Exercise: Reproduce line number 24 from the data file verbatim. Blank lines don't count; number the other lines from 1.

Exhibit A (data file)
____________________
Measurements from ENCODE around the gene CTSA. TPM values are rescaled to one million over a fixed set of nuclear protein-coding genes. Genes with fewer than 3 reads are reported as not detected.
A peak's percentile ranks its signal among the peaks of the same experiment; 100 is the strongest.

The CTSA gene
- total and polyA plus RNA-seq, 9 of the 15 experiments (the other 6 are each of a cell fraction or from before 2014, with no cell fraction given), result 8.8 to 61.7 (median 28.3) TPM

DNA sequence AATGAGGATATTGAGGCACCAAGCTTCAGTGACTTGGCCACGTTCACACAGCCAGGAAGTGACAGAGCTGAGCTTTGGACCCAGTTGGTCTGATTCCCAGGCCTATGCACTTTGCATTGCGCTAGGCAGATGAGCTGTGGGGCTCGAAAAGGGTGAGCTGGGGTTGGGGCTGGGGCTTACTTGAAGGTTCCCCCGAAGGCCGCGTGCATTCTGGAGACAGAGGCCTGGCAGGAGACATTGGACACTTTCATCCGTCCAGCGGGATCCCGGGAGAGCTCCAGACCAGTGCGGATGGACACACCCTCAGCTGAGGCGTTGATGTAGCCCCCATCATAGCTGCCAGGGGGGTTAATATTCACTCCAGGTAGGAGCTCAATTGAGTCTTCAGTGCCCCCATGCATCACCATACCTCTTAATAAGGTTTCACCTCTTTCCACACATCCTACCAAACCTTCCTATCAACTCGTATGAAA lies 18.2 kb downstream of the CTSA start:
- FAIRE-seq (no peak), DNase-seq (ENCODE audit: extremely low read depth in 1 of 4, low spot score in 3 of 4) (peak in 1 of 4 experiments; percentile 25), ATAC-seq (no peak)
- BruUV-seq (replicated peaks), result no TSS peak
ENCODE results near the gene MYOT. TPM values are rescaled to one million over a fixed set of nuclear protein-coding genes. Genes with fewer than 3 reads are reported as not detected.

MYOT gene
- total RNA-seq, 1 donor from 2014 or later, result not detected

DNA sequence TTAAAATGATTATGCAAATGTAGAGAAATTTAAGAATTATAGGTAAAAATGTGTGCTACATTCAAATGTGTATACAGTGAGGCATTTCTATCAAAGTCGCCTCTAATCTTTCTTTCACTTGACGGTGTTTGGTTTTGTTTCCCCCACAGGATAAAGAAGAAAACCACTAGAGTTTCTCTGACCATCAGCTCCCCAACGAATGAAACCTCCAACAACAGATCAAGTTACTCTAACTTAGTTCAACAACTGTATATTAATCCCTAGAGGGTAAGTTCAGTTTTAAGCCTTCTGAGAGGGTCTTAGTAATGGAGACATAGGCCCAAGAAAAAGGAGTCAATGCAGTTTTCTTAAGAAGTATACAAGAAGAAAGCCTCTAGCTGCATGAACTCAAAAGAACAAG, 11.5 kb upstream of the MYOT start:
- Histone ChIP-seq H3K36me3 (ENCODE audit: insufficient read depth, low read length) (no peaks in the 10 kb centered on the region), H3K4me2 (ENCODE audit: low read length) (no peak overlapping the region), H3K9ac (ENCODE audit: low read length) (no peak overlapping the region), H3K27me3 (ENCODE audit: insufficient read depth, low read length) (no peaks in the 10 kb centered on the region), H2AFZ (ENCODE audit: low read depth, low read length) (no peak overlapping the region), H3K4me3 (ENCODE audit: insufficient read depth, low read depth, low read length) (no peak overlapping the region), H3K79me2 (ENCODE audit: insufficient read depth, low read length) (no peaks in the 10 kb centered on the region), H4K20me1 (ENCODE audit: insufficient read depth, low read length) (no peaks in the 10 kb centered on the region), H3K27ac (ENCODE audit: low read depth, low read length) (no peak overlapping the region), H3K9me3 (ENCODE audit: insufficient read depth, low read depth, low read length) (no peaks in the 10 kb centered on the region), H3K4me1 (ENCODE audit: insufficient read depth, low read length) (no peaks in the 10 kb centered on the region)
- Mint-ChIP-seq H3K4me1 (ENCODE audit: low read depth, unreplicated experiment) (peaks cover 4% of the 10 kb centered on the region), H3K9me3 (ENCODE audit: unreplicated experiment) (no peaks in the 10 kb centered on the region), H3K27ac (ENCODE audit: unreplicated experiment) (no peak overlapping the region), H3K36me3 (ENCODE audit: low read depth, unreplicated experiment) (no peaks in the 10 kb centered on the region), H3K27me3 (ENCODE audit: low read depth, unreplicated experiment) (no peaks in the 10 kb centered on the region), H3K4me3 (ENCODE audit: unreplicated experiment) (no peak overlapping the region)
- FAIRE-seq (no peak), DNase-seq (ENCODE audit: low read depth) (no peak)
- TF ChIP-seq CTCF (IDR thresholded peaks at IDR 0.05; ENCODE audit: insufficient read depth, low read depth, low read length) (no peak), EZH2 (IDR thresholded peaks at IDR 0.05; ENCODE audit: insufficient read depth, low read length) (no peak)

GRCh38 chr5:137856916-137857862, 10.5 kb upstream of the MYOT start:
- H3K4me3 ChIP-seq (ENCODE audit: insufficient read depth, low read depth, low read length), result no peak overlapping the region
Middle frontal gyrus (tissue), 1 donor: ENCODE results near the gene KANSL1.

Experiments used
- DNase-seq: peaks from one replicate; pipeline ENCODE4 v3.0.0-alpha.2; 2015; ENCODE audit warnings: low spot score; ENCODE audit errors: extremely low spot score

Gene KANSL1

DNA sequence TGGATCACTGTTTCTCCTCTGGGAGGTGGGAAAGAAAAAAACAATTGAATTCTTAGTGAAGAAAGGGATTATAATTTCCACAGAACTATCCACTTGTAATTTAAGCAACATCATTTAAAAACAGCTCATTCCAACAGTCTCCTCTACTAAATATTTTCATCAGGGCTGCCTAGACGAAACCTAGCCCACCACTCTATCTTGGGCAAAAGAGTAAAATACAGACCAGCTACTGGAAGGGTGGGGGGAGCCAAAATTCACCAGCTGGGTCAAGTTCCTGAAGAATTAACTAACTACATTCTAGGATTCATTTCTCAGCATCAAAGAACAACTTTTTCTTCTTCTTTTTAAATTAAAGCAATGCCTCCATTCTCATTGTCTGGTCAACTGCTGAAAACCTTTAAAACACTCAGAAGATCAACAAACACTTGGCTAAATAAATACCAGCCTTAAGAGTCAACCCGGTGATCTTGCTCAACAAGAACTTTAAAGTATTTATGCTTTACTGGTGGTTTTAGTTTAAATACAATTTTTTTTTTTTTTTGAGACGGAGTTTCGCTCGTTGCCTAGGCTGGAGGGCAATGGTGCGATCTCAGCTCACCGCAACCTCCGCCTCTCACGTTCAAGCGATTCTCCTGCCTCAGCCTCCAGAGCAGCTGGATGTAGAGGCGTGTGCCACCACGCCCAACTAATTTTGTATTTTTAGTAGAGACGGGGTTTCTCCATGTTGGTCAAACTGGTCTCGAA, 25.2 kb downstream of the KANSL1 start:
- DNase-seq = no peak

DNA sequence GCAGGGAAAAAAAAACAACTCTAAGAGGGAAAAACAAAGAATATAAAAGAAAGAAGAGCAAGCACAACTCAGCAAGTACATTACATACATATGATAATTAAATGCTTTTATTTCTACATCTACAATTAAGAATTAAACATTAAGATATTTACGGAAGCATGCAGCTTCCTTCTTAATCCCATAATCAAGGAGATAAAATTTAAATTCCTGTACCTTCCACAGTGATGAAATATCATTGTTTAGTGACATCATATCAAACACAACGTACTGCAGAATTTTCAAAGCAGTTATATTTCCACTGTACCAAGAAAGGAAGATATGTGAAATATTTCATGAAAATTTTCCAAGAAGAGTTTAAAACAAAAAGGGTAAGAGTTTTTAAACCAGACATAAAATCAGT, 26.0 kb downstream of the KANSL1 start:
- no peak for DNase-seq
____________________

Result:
DNA sequence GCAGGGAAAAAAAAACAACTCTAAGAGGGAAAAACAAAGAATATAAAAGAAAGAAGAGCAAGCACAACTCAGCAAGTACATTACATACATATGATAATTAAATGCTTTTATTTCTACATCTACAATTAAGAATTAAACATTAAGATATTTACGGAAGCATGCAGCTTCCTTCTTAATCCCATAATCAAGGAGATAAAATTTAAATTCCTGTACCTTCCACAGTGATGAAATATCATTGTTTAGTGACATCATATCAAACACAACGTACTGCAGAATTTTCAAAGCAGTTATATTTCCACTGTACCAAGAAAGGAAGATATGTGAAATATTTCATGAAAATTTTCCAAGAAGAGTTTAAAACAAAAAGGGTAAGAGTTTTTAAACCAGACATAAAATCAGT, 26.0 kb downstream of the KANSL1 start: